Divorce was not in God’s original plan. Why? Because sin was not in God’s original plan and divorce is always a result of sin. Regardless of what you may say, there is sin in the relationship somewhere which causes divorce. So our Lord took them back to the original plan of God.

and they shall be one flesh.
These words may be understood in a twofold sense:

1. These two shall be one flesh, and shall be considered as one body, having no separate or independent rights, privileges, cares, concerns, etc., each being equally interested in all things that concern the marriage state.

2. These two shall exist for the production of one flesh. Posterity shall spring from their union, which resembles them as much as they do each other.

The “one flesh” relationship shows the firmness of the bond of marriage; it is not to be divided and weakened by having many wives (Mal. 2:15), and it is not to be broken or cut off by divorce, or for any cause except fornication, or voluntary desertion. Ephesians 5.28 denotes how dear the affection ought to be between husband and wife: “So ought men to love their wives as their own bodies. He that loveth his wife loveth himself.” The doctrine here is that a husband should have the same concern for the comfort of his wife that he has for himself. He should consider her one with himself; and just like he protects his own body from cold and hunger, sickness and suffering, so should he regard and treat her.


25 And they were both naked, the man and his wife, and were not ashamed.

Here is evidence of the purity and innocence of our first parents. They both were naked, and yet they needed no clothes for defense against cold or the sun’s rays, for the reason that neither could be harmful to them. Neither did they need clothes to embellish their bodies. Solomon in all his glory was not arrayed like one of these. And they did not need to wear clothes for the sake of decency; they were naked, and had no reason to be ashamed. They did not know what shame was. Blushing is now the color decency, but for Adam and Eve, it was NOT the color of innocence. Those that had no sin on their conscience would not have shame on their faces, even though they had no clothes on their backs.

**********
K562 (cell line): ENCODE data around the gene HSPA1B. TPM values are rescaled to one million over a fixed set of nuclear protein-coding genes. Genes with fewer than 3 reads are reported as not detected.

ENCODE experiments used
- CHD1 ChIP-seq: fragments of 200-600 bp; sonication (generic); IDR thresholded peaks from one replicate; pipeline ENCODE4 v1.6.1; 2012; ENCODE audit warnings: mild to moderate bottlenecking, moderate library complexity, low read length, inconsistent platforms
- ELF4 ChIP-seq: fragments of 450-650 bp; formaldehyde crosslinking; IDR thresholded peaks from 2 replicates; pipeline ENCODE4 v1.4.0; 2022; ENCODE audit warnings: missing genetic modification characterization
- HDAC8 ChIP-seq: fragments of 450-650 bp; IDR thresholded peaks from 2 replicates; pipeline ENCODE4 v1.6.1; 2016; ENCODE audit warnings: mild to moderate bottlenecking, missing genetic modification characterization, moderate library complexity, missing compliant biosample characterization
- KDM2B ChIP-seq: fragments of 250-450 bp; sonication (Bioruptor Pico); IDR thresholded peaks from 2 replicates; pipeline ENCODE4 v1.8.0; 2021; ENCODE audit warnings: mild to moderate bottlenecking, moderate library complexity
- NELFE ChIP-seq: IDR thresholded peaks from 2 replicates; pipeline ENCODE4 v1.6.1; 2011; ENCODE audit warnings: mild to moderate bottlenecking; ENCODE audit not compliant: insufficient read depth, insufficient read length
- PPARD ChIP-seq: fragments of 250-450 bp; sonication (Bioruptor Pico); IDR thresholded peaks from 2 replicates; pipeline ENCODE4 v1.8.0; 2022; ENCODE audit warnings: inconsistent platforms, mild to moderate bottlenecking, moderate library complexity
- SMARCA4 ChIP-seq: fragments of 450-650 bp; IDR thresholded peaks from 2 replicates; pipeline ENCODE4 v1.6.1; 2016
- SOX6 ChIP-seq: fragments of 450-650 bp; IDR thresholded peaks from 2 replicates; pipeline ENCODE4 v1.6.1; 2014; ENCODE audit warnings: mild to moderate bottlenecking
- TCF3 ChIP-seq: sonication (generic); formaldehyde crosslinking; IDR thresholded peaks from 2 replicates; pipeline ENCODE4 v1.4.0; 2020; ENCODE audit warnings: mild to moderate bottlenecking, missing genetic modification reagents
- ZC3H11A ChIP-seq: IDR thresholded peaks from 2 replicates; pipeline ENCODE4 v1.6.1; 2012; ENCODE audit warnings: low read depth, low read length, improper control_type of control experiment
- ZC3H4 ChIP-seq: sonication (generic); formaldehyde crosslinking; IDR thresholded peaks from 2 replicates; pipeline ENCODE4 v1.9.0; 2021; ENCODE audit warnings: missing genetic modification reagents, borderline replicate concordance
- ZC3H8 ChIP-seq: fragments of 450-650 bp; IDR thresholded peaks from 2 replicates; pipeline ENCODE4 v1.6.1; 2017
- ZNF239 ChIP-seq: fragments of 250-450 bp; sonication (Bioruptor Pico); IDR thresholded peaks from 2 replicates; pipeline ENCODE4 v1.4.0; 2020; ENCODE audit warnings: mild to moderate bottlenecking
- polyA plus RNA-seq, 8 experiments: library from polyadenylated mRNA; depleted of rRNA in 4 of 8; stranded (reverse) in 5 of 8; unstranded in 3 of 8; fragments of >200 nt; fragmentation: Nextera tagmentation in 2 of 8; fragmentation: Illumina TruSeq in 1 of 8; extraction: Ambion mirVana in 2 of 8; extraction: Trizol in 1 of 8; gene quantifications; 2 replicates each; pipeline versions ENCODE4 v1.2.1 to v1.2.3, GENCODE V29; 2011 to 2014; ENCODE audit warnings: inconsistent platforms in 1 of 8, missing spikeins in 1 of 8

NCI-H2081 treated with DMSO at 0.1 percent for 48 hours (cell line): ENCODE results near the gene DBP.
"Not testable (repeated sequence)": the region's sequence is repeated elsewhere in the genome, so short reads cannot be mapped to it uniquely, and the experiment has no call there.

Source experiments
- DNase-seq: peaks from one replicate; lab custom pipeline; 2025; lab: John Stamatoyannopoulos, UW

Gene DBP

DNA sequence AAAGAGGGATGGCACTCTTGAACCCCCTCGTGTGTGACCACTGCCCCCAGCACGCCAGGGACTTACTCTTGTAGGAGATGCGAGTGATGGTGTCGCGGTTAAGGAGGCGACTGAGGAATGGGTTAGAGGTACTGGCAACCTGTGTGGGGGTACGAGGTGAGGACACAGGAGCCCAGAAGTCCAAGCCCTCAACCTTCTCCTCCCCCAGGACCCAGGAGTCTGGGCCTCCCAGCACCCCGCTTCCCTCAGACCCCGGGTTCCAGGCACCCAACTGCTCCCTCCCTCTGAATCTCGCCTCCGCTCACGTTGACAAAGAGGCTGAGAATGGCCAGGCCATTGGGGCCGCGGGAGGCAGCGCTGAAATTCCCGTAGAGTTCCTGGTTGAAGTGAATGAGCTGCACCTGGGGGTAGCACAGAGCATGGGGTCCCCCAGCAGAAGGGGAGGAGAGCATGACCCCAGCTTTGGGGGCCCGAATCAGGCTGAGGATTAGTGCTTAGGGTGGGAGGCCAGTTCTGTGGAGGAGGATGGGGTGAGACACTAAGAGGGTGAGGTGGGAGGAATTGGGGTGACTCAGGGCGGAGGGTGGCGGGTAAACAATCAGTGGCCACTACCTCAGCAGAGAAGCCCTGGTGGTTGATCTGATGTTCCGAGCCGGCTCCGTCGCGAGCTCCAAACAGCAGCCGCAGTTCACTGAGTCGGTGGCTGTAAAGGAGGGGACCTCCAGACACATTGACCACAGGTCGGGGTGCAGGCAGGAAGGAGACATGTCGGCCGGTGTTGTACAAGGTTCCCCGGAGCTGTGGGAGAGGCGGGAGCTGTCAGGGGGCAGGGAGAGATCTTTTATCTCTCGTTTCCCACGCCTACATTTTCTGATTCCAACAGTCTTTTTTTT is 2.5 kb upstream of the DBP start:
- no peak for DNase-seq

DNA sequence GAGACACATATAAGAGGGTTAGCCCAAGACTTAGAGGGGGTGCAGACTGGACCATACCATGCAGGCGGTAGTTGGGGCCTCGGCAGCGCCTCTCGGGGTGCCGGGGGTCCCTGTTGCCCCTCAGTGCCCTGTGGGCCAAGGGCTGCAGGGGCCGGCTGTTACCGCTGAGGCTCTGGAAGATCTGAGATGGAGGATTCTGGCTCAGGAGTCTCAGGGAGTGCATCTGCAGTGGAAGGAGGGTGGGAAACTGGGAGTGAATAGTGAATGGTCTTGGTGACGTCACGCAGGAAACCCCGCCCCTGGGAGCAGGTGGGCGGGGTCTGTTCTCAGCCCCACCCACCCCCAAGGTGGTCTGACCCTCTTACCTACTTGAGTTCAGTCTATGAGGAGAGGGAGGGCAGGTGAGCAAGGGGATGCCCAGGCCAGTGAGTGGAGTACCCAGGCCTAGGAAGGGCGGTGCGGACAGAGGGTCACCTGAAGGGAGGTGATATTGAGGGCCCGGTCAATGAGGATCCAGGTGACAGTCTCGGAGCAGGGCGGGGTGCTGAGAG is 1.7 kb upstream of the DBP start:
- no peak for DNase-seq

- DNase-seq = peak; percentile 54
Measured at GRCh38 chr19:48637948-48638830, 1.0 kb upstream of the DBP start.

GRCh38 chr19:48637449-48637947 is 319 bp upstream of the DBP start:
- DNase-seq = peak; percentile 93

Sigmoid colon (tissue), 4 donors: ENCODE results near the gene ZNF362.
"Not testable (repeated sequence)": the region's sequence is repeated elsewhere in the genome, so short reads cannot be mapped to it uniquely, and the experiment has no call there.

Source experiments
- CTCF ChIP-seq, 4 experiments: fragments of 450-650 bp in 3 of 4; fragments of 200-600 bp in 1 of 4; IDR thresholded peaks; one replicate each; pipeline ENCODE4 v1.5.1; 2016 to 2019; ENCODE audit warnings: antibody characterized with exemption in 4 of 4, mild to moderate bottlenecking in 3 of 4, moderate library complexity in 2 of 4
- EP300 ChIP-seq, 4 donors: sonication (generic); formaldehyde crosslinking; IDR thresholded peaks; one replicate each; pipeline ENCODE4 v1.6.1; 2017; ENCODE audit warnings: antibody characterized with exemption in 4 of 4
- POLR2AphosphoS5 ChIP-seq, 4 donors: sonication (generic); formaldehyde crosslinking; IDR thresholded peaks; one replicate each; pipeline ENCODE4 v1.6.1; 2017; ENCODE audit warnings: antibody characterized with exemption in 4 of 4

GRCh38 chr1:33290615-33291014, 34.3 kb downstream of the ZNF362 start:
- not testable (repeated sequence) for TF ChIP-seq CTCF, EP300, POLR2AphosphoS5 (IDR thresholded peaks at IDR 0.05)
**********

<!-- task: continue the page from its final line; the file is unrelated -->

INNOCENCE is blamelessness; freedom from sin and guilt (Gen. 20:5; Ps. 26:6; Hos. 8:5). Since the Fall, when Adam and Eve brought disobedience into the world (Gen. 3:1–24), no one except Jesus has been totally sinless and blameless—“For he hath made him to be sin for us, who knew no sin; that we might be made the righteousness of God in him” (2 Cor. 5:21; KJV). The weather was perfectly temperate, and therefore they had no need of clothing; the surrounding air was the same temperature as their bodies. And since sin had not yet entered into the world, and no part of the human body had been put to any improper use, there was no shame, because shame can only arise from a consciousness aware of sinful or irregular conduct. People may be called “innocent” only because they have been forgiven of sin and been declared new creations through faith in Christ. In the torture and death of Christ, the innocent was punished voluntarily as if guilty, so that the guilty might be gratuitously rewarded as if innocent. "Such are we in the sight of God the Father, as is the very Son of God himself" HOOKER.

I think this is a lovely account of the creation of woman and man. Here is a couple whom God really joined together. There are certain things which God has given to His people that they should obey, and God has given to the human race marriage. Marriage is one of the bands which modern men are trying to throw off: “Let us break their bands asunder, and cast away their cords from us” (Ps. 2:3). What is man trying to do? He is trying to get rid of God, because God is the One who established marriage.

We have seen in chapter 2 man’s kinship with God, man’s worship of God, man’s fellowship with God, man’s service to God, man’s loyalty to God, man’s authority from God, and man’s social life from and for God. This is the great message of this chapter.